The direct benefit for Bird River Resources Inc (CNSX:BDR), which sports a zero-debt capital structure, to include debt in its capital structure is the reduced cost of capital. However, the trade-off is BDR will have to adhere to stricter debt covenants and have less financial flexibility. While zero-debt makes the due diligence for potential investors less nerve-racking, it poses a new question: how should they assess the financial strength of such companies? I recommend you look at the following hurdles to assess BDR’s financial health.
Does BDR’s growth rate justify its decision for financial flexibility over lower cost of capital?
Debt capital generally has lower cost of capital compared to equity funding. However, the trade-off is debtholders’ higher claim on company assets in the event of liquidation and stringent obligations around capital management. BDR’s absence of debt on its balance sheet may be due to lack of access to cheaper capital, or it may simply believe low cost is not worth sacrificing financial flexibility. However, choosing flexibility over capital returns is logical only if it’s a high-growth company. BDR delivered a strikingly high revenue growth of 56% over the past year. Therefore, the company’s decision to choose financial flexibility is justified as it may need headroom to borrow in the future to sustain high growth.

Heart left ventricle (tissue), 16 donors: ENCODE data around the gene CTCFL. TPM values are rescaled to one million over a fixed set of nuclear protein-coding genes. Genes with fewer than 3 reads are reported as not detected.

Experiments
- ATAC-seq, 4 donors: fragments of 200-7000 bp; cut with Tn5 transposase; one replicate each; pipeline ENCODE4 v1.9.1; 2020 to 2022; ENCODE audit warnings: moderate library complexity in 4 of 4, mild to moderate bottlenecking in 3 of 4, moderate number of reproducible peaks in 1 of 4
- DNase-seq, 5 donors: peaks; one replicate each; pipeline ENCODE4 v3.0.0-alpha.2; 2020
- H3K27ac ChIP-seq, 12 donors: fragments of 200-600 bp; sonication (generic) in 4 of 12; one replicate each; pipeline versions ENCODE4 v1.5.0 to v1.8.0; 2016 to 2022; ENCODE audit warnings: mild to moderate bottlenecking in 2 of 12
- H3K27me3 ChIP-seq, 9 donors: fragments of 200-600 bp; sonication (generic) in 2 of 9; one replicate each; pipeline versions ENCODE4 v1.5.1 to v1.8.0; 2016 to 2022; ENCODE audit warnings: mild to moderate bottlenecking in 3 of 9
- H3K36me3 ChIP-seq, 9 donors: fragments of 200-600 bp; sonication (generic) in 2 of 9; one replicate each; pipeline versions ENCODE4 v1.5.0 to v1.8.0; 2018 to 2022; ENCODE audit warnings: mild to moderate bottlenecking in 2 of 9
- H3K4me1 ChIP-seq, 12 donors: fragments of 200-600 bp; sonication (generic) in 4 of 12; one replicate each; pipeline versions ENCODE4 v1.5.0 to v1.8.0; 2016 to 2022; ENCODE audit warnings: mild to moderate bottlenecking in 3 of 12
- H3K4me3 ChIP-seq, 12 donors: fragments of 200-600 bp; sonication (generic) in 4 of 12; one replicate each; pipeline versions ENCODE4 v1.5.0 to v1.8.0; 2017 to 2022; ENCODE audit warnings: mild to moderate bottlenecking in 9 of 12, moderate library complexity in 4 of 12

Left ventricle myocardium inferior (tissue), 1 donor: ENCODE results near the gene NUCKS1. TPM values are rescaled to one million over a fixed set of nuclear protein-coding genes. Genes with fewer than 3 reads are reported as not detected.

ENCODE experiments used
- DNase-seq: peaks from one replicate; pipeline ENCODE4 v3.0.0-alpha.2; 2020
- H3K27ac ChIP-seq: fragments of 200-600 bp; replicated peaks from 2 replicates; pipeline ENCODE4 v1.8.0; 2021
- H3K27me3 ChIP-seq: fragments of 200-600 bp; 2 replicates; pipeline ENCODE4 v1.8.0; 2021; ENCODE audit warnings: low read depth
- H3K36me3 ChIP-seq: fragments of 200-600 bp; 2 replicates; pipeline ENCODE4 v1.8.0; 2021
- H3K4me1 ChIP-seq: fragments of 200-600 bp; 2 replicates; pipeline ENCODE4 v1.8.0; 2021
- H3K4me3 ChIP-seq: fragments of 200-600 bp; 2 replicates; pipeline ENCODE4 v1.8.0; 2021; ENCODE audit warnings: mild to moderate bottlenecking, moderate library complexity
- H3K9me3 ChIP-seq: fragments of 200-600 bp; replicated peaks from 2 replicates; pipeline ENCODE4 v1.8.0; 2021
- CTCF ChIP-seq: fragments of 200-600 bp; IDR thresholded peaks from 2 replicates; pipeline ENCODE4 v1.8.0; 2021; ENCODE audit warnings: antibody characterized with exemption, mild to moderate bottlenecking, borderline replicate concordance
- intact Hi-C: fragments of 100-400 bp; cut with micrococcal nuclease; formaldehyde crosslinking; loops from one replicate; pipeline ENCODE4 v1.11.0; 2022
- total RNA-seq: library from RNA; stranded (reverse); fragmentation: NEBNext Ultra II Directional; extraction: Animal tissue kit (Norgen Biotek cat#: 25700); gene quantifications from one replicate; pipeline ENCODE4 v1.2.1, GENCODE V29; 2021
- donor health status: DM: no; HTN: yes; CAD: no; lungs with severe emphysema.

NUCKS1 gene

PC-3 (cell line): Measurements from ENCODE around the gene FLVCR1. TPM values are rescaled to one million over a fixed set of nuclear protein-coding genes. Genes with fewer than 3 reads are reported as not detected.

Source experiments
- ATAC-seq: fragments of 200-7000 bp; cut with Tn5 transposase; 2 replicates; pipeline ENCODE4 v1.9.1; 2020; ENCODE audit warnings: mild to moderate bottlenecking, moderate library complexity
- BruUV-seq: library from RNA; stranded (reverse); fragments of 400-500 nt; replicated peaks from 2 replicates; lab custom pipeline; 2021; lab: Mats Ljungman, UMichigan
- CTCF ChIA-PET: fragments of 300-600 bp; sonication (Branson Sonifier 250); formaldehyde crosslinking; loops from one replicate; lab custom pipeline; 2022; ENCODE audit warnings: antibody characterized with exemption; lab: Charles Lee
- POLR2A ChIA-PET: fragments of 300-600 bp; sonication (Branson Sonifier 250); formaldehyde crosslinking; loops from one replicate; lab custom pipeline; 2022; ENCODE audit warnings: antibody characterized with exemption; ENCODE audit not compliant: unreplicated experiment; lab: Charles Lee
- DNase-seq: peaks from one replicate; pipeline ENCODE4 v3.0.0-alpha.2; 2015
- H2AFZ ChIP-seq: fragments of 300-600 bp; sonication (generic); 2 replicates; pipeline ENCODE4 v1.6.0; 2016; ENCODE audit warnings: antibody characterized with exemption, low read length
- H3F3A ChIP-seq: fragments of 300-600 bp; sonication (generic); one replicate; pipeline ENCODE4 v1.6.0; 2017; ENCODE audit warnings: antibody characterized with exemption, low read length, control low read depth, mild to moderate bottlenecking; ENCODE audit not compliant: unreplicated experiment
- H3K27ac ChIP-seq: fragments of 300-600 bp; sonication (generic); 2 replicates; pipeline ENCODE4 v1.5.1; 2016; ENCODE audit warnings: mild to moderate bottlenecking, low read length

Can BDR meet its short-term obligations with the cash in hand?
Since Bird River Resources doesn’t have any debt on its balance sheet, it doesn’t have any solvency issues, which is a term used to describe the company’s ability to meet its long-term obligations. But another important aspect of financial health is liquidity: the company’s ability to meet short-term obligations, including payments to suppliers and employees. With current liabilities at CA$385k, the company has maintained a safe level of current assets to meet its obligations, with the current ratio last standing at 9.35x. However, a ratio greater than 3x may be considered high by some.
As a high-growth company, it may be beneficial for BDR to have some financial flexibility, hence zero-debt. This may mean this is an optimal capital structure for the business, given that it is also meeting its short-term commitment. Going forward, its financial position may change. This is only a rough assessment of financial health, and I’m sure BDR has company-specific issues impacting its capital structure decisions. You should continue to research Bird River Resources to get a better picture of the stock by looking at:
- Historical Performance: What has BDR’s returns been like over the past? Go into more detail in the past track record analysis and take a look at the free visual representations of our analysis for more clarity.
- Other High-Performing Stocks: Are there other stocks that provide better prospects with proven track records? Explore our free list of these great stocks here.
To help readers see past the short term volatility of the financial market, we aim to bring you a long-term focused research analysis purely driven by fundamental data. Note that our analysis does not factor in the latest price-sensitive company announcements.
The author is an independent contributor and at the time of publication had no position in the stocks mentioned. For errors that warrant correction please contact the editor at firstname.lastname@example.org.